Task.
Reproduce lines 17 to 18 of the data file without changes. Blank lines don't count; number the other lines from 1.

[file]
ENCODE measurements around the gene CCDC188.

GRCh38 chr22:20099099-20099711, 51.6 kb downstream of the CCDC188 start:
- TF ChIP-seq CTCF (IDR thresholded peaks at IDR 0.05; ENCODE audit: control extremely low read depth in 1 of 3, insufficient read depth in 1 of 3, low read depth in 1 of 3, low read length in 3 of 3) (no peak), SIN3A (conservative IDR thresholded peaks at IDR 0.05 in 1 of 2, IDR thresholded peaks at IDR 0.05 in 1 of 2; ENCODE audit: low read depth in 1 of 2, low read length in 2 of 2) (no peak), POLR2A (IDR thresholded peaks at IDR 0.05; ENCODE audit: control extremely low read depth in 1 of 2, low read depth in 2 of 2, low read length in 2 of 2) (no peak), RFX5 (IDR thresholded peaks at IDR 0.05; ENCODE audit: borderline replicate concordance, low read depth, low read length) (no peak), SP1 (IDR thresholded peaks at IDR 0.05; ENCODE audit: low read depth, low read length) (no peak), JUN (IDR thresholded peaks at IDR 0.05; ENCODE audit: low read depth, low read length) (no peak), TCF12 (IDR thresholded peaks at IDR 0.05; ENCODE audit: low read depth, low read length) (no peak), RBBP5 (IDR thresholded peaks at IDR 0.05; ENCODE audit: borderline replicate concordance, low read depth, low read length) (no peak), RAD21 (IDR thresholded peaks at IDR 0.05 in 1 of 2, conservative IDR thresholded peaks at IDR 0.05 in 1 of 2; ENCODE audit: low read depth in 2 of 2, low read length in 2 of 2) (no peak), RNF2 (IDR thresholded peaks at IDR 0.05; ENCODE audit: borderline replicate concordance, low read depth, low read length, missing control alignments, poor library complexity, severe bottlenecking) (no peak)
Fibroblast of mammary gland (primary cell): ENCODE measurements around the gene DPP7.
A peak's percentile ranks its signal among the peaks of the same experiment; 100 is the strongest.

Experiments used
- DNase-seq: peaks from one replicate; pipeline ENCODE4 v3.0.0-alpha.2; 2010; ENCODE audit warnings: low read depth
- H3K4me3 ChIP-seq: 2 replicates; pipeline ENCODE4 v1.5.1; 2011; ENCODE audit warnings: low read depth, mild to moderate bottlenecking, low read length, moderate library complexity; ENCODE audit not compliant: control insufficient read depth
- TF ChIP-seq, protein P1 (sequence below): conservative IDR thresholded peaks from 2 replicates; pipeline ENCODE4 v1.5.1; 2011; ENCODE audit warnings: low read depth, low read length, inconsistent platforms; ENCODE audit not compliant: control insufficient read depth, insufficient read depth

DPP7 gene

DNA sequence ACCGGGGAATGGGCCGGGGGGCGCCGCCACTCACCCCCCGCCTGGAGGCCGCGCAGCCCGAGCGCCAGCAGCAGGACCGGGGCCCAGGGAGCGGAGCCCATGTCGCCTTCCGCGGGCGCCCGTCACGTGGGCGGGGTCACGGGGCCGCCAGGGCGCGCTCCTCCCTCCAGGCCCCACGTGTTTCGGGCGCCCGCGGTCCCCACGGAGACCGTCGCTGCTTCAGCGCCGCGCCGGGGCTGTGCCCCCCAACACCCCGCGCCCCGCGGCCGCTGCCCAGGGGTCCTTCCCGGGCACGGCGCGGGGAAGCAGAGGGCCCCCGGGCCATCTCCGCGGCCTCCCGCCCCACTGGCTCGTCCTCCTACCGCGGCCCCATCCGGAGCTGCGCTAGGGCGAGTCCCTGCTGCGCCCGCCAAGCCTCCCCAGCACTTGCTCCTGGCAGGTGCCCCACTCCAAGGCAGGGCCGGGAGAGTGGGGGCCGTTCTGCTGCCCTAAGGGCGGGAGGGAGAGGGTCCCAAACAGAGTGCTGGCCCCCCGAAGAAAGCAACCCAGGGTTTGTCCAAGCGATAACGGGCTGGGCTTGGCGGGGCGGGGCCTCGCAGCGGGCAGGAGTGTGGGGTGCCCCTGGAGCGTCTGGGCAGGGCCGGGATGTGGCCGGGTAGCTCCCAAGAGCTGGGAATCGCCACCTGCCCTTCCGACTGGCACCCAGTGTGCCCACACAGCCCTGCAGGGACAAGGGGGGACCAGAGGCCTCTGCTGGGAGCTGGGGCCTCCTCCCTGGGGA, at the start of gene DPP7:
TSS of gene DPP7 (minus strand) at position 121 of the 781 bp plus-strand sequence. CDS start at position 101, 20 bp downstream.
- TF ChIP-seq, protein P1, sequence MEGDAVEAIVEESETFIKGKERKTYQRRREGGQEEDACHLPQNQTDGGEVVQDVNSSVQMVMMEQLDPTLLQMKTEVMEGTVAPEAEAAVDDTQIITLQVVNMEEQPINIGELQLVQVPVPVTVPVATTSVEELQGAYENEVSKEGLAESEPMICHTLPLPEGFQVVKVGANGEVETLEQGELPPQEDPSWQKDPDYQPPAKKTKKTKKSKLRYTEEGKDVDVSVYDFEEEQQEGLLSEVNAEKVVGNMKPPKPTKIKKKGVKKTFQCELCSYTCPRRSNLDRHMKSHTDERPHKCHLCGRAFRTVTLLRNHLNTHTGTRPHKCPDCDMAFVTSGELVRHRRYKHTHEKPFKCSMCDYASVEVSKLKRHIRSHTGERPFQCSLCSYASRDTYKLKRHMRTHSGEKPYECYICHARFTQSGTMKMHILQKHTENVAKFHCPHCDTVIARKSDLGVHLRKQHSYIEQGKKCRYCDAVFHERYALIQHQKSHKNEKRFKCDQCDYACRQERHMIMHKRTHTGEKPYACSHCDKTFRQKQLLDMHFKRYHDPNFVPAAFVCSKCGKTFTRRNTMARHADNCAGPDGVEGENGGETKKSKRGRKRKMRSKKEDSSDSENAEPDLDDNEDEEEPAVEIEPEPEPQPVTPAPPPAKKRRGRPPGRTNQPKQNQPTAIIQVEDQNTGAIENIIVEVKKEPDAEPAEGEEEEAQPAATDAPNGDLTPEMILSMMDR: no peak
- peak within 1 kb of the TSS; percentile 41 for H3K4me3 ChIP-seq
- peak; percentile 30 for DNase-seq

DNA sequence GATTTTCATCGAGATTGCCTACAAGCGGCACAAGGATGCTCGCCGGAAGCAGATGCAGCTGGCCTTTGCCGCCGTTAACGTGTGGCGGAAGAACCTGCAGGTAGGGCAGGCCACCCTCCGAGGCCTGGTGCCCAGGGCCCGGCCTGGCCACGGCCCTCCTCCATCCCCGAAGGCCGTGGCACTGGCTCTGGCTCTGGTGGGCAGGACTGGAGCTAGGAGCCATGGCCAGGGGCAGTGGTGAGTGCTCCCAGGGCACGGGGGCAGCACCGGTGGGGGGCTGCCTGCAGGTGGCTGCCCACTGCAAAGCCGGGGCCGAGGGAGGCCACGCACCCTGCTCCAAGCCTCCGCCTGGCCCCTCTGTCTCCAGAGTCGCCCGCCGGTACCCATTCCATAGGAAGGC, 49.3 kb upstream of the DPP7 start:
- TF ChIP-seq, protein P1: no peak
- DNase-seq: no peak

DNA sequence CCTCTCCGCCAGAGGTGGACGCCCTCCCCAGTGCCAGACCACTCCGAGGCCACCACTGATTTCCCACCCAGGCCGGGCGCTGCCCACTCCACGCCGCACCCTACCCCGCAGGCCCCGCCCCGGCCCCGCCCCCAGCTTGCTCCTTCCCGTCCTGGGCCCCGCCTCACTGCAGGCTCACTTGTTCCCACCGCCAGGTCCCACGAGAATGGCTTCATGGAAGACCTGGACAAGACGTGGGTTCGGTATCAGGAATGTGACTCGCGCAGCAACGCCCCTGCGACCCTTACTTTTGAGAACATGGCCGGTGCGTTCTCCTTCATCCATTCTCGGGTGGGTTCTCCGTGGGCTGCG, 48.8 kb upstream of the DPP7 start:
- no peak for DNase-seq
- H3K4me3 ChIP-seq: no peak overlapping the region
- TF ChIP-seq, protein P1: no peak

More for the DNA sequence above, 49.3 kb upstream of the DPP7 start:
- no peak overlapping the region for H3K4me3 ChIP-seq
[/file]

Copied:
- TF ChIP-seq, protein P1: no peak
- DNase-seq: no peak